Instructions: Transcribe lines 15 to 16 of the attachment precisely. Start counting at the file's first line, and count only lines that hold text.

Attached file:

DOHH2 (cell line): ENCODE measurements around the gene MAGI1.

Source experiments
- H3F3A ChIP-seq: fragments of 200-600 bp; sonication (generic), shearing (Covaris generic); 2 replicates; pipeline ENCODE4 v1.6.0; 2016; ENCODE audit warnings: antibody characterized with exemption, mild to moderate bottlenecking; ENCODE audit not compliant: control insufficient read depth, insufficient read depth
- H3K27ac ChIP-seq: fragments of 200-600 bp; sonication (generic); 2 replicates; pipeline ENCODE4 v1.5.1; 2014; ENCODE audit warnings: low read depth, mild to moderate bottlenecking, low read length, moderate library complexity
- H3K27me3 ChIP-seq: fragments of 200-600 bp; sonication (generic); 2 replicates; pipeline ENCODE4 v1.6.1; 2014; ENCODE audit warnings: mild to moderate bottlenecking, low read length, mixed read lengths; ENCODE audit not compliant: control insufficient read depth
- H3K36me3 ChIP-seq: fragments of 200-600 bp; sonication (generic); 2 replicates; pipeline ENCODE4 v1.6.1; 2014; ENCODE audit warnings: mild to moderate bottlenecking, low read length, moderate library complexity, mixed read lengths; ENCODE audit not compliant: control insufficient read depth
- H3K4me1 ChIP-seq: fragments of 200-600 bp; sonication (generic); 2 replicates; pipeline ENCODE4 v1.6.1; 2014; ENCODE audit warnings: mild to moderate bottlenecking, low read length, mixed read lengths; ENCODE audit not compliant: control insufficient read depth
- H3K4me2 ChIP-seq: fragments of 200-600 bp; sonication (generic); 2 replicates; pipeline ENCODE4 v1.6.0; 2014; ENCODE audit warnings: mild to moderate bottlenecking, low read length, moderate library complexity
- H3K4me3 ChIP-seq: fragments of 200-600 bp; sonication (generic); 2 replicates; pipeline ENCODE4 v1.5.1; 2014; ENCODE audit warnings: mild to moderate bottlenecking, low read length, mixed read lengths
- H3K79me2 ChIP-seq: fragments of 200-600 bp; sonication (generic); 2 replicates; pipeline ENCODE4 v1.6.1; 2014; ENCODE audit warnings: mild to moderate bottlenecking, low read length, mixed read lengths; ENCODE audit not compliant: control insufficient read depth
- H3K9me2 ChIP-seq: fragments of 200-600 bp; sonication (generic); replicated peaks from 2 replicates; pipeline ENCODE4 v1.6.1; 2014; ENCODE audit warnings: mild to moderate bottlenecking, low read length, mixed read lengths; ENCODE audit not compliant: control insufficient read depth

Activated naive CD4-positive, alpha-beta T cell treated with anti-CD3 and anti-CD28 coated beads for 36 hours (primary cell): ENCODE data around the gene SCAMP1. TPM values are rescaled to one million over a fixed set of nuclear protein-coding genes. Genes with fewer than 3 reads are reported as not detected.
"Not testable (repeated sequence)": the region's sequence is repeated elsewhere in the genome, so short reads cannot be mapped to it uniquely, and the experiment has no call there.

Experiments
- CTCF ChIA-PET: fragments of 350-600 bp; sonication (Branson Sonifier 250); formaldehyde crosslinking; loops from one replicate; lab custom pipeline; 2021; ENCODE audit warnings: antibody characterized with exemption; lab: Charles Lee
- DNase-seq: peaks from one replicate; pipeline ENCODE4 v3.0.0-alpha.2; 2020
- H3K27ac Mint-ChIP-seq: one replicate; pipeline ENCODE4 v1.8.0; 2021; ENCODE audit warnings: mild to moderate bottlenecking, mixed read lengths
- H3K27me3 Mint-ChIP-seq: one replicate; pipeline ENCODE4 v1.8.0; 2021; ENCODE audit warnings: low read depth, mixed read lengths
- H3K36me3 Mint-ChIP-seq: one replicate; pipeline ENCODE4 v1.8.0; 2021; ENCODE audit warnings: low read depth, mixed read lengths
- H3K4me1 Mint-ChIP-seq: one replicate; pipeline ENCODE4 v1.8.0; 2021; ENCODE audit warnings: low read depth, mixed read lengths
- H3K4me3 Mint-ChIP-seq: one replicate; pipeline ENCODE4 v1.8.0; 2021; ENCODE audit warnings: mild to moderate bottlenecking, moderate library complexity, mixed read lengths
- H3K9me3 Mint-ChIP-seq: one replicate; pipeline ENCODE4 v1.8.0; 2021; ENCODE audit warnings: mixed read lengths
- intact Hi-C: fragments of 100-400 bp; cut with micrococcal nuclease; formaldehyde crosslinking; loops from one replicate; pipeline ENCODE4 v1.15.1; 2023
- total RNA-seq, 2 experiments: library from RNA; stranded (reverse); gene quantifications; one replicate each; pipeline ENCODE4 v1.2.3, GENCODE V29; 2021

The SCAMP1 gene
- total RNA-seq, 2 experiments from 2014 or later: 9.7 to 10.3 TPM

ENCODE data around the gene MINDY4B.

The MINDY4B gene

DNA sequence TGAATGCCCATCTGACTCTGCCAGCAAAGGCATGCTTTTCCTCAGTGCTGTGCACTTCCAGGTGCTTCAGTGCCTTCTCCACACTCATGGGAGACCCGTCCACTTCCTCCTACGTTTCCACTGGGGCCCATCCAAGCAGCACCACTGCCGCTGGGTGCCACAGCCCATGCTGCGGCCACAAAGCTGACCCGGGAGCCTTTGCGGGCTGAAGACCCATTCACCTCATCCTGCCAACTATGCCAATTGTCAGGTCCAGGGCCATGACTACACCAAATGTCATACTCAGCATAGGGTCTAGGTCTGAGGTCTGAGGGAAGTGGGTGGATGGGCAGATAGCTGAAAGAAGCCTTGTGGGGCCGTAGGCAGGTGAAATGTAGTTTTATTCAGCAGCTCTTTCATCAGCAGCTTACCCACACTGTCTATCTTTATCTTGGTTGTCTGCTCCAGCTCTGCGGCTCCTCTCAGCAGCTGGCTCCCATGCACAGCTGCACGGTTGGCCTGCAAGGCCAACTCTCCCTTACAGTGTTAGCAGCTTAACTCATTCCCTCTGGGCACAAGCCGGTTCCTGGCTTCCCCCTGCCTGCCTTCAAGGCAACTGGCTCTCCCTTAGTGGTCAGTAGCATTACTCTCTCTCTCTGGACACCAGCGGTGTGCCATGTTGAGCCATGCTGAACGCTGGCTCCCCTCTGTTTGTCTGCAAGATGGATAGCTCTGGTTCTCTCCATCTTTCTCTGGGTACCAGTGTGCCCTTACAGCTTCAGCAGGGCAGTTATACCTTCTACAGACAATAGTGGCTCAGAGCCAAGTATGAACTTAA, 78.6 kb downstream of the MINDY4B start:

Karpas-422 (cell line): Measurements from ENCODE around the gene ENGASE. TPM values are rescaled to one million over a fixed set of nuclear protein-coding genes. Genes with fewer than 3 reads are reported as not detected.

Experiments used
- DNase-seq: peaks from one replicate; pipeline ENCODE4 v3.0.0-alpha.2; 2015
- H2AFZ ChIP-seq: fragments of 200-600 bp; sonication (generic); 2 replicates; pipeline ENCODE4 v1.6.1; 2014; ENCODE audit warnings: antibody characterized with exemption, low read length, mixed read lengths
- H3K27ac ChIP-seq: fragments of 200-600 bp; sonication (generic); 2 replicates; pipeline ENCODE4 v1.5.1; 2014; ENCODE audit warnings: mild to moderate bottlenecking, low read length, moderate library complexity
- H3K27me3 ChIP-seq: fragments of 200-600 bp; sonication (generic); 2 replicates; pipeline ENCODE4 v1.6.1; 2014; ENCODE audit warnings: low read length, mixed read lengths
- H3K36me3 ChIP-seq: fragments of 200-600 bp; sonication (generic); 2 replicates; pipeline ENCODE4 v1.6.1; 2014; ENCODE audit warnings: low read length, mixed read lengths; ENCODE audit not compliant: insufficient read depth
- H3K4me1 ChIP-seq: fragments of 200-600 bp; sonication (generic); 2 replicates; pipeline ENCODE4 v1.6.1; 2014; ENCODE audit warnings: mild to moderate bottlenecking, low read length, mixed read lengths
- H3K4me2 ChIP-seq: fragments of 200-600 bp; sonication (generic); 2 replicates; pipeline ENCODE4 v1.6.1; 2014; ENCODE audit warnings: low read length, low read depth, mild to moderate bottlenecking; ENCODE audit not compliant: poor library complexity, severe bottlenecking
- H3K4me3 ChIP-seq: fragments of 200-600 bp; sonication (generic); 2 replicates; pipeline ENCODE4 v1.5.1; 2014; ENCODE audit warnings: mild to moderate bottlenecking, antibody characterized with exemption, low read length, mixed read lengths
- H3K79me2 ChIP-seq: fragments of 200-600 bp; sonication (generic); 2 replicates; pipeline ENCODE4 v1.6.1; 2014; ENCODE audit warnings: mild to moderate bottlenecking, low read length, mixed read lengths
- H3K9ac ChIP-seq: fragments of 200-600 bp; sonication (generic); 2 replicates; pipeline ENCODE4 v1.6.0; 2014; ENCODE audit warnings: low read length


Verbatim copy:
- CTCF ChIA-PET: fragments of 350-600 bp; sonication (Branson Sonifier 250); formaldehyde crosslinking; loops from one replicate; lab custom pipeline; 2021; ENCODE audit warnings: antibody characterized with exemption; lab: Charles Lee
- DNase-seq: peaks from one replicate; pipeline ENCODE4 v3.0.0-alpha.2; 2020